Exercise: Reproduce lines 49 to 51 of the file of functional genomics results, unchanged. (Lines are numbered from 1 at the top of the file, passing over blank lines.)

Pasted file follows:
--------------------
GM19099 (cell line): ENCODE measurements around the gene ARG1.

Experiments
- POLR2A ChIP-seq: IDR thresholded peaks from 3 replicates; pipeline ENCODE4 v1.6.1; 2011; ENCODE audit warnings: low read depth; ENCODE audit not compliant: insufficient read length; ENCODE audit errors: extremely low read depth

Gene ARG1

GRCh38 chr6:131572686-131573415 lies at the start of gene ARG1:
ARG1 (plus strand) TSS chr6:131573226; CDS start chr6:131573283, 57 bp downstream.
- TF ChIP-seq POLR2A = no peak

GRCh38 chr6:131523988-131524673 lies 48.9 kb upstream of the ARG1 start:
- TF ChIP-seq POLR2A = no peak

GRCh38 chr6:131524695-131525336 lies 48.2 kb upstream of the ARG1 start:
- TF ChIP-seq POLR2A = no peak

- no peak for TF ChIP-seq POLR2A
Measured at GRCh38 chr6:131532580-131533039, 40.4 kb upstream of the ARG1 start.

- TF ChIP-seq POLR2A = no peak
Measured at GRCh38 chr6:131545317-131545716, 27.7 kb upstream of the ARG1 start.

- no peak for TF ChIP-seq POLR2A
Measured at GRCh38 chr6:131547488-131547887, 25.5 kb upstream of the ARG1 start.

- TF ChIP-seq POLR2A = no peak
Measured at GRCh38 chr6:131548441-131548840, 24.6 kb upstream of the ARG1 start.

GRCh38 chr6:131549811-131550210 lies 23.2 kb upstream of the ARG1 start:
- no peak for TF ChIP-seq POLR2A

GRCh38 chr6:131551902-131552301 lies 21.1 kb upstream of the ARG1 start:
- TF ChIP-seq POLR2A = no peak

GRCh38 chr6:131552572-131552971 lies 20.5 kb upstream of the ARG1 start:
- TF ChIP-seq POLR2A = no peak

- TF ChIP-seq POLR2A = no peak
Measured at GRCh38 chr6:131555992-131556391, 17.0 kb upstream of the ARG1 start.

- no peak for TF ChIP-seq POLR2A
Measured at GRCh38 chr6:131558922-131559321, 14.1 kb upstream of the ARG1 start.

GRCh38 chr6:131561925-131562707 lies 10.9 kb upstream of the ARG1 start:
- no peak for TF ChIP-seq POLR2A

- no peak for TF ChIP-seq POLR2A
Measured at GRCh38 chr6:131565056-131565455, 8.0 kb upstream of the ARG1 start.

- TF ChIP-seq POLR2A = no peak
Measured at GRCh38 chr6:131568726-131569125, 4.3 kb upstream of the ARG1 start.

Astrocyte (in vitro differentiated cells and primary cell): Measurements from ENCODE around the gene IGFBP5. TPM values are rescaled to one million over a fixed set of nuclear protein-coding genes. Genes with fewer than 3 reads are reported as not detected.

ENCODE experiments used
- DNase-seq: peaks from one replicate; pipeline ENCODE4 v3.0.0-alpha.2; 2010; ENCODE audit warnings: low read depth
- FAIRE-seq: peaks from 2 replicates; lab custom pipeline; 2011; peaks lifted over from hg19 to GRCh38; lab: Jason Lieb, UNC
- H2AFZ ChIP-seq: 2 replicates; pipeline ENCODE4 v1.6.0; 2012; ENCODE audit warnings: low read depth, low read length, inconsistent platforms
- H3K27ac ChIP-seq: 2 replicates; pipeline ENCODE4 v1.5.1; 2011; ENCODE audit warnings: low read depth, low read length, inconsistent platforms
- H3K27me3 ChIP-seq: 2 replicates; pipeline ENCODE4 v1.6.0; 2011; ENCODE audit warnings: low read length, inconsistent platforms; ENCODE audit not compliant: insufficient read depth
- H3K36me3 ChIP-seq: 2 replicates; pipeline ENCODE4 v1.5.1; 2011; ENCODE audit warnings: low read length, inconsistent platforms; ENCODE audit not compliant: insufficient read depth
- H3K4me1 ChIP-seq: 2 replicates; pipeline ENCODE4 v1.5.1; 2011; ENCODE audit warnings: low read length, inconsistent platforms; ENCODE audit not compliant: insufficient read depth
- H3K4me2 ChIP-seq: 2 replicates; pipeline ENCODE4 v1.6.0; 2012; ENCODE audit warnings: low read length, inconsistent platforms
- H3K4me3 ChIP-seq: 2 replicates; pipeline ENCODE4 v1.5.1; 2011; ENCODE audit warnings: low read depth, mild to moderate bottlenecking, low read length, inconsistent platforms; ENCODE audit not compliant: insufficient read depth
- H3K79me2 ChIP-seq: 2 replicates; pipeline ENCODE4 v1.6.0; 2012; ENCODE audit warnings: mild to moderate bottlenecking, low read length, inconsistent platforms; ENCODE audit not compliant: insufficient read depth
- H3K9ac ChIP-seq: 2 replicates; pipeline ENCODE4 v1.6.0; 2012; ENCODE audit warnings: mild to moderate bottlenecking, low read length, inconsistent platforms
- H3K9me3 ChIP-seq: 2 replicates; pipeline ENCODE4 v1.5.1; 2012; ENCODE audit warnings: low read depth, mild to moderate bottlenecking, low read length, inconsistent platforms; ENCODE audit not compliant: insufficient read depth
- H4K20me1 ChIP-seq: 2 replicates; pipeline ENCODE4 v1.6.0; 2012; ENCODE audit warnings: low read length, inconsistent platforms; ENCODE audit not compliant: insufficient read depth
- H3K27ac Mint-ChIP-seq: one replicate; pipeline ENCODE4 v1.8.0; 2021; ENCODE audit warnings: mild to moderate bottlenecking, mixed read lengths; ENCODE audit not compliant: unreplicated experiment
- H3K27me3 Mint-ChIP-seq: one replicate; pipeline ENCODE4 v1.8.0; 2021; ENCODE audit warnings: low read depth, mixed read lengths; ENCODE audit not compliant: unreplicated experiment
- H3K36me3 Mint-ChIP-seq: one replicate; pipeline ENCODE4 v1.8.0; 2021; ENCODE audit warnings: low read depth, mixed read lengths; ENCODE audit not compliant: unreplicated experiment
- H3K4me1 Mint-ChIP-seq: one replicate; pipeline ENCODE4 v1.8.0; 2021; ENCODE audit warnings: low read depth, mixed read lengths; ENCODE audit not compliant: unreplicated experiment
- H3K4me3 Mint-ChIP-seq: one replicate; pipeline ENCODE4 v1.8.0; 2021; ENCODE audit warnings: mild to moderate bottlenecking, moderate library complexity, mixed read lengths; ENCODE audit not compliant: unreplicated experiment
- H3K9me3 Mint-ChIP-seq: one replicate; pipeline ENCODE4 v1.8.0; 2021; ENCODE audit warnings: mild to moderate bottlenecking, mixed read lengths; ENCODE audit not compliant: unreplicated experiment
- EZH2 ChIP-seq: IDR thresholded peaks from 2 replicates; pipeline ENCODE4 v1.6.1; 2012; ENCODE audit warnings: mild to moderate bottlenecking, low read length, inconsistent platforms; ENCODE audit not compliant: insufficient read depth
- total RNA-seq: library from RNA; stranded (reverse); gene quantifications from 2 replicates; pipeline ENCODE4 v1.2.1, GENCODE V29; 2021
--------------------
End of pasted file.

- H3K9me3 ChIP-seq: 2 replicates; pipeline ENCODE4 v1.5.1; 2012; ENCODE audit warnings: low read depth, mild to moderate bottlenecking, low read length, inconsistent platforms; ENCODE audit not compliant: insufficient read depth
- H4K20me1 ChIP-seq: 2 replicates; pipeline ENCODE4 v1.6.0; 2012; ENCODE audit warnings: low read length, inconsistent platforms; ENCODE audit not compliant: insufficient read depth
- H3K27ac Mint-ChIP-seq: one replicate; pipeline ENCODE4 v1.8.0; 2021; ENCODE audit warnings: mild to moderate bottlenecking, mixed read lengths; ENCODE audit not compliant: unreplicated experiment